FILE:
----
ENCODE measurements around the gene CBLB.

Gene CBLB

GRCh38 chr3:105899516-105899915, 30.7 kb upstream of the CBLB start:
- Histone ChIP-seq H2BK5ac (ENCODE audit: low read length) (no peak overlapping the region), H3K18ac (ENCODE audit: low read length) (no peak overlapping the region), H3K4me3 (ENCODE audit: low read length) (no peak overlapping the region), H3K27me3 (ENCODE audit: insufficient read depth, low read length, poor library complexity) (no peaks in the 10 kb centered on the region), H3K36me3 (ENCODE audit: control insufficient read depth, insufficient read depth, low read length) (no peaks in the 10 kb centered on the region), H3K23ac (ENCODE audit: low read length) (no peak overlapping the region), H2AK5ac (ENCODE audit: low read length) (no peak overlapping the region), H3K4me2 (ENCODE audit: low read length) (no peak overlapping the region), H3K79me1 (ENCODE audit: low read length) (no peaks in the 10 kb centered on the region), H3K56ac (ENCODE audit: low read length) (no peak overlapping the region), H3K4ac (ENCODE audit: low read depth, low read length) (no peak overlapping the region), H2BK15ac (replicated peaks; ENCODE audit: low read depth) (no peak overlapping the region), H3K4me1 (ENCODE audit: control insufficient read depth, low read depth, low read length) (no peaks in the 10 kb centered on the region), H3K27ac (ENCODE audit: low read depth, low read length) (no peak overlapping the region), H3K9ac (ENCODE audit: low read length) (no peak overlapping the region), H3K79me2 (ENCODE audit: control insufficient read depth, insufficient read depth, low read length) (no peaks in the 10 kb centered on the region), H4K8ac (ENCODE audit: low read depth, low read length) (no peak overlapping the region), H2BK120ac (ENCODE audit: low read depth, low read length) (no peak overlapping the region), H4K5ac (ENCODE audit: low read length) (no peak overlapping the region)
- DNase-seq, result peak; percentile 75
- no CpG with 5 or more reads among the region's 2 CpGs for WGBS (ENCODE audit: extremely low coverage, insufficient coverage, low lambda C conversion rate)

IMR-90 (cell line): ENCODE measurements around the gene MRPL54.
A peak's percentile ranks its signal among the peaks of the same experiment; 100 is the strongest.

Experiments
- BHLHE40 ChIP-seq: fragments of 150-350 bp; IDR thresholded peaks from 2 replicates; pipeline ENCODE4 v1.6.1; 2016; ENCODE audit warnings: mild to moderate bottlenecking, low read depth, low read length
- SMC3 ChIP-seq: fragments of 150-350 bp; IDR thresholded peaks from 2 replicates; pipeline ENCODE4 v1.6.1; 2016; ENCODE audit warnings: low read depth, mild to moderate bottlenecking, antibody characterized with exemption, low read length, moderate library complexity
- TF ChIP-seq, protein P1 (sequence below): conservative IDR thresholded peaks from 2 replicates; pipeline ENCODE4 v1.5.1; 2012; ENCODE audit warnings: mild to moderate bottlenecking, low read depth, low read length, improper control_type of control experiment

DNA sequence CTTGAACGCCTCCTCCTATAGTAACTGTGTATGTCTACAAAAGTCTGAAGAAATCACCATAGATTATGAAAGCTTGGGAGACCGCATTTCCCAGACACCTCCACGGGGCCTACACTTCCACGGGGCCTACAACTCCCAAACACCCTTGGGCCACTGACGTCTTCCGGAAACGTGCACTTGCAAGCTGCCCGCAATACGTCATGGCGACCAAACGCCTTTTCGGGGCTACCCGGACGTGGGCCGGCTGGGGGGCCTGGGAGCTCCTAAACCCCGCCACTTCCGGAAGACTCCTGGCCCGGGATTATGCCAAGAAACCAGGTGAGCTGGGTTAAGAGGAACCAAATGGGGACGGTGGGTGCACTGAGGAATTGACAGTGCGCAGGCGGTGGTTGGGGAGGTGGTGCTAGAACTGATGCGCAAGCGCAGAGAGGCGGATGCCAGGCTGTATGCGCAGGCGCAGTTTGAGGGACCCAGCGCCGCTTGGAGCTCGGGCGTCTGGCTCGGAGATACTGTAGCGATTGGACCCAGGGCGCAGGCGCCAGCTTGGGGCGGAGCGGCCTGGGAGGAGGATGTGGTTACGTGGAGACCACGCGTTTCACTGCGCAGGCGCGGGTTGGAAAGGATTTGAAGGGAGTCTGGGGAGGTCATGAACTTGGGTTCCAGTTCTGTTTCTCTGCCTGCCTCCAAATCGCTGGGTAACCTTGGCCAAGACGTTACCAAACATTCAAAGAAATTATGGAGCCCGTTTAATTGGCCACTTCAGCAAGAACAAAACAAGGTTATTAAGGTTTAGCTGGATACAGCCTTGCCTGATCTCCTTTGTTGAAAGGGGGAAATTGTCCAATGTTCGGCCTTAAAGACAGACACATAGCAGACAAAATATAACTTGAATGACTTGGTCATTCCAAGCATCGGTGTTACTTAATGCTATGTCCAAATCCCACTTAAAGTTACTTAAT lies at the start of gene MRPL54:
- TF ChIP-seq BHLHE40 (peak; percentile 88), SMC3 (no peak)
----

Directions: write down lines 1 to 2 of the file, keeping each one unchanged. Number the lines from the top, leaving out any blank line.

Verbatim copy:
ENCODE measurements around the gene CBLB.

Gene CBLB